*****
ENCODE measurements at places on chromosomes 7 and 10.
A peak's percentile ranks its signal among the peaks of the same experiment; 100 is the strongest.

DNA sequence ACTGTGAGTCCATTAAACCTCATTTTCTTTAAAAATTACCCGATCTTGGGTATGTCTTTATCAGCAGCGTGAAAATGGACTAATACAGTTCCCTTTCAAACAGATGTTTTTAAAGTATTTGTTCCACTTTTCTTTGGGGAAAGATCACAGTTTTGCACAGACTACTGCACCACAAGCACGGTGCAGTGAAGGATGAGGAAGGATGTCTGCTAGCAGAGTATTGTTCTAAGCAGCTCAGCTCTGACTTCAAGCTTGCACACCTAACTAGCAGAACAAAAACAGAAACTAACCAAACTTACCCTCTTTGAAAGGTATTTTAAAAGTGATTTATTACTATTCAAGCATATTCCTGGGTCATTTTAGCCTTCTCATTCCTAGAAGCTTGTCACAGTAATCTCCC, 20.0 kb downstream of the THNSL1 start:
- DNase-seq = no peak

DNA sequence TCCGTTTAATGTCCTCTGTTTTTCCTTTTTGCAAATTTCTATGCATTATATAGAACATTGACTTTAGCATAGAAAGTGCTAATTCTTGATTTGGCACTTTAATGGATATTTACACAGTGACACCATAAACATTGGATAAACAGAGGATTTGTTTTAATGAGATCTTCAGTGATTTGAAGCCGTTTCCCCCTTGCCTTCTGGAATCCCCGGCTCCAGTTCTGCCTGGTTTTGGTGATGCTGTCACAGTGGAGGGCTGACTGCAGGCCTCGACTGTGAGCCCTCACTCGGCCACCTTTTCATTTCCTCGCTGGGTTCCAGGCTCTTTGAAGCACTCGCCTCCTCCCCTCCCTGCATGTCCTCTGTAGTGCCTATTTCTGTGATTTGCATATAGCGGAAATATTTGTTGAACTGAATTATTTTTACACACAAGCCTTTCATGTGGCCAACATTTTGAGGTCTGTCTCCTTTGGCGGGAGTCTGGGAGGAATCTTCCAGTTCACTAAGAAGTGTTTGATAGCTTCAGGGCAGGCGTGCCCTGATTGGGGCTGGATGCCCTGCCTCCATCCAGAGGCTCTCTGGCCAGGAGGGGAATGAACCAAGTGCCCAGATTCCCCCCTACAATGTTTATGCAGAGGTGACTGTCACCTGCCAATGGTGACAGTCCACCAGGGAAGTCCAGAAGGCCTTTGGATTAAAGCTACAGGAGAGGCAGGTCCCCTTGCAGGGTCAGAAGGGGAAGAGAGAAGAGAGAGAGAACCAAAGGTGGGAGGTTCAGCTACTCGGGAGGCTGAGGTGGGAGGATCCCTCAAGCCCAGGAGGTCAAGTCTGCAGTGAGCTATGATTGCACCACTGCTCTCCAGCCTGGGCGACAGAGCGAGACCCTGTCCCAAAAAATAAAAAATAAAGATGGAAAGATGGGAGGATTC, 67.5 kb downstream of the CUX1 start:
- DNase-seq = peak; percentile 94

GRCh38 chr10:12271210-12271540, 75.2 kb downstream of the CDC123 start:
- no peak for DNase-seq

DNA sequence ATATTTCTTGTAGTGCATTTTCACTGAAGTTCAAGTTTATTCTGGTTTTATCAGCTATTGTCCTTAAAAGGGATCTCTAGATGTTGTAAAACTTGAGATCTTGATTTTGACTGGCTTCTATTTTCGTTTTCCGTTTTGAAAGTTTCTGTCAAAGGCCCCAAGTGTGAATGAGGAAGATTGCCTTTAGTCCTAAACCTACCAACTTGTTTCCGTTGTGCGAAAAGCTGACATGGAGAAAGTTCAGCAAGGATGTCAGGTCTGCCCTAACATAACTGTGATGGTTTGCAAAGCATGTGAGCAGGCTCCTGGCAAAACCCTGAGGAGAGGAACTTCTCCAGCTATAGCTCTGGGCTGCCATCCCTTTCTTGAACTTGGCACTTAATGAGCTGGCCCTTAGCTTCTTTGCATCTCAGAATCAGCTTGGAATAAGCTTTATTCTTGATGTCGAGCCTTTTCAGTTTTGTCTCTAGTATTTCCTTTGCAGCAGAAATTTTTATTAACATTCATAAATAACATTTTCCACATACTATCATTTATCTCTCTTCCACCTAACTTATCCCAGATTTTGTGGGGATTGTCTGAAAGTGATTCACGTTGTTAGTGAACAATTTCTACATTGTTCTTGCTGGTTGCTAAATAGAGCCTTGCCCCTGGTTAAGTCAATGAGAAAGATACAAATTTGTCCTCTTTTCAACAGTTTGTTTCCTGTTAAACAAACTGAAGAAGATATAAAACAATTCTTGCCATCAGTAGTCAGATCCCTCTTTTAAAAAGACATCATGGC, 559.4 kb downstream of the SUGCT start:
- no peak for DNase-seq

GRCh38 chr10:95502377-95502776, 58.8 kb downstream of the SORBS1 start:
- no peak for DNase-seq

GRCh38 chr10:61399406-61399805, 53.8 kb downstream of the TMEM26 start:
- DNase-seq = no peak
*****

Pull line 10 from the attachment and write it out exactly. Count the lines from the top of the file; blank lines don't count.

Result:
- no peak for DNase-seq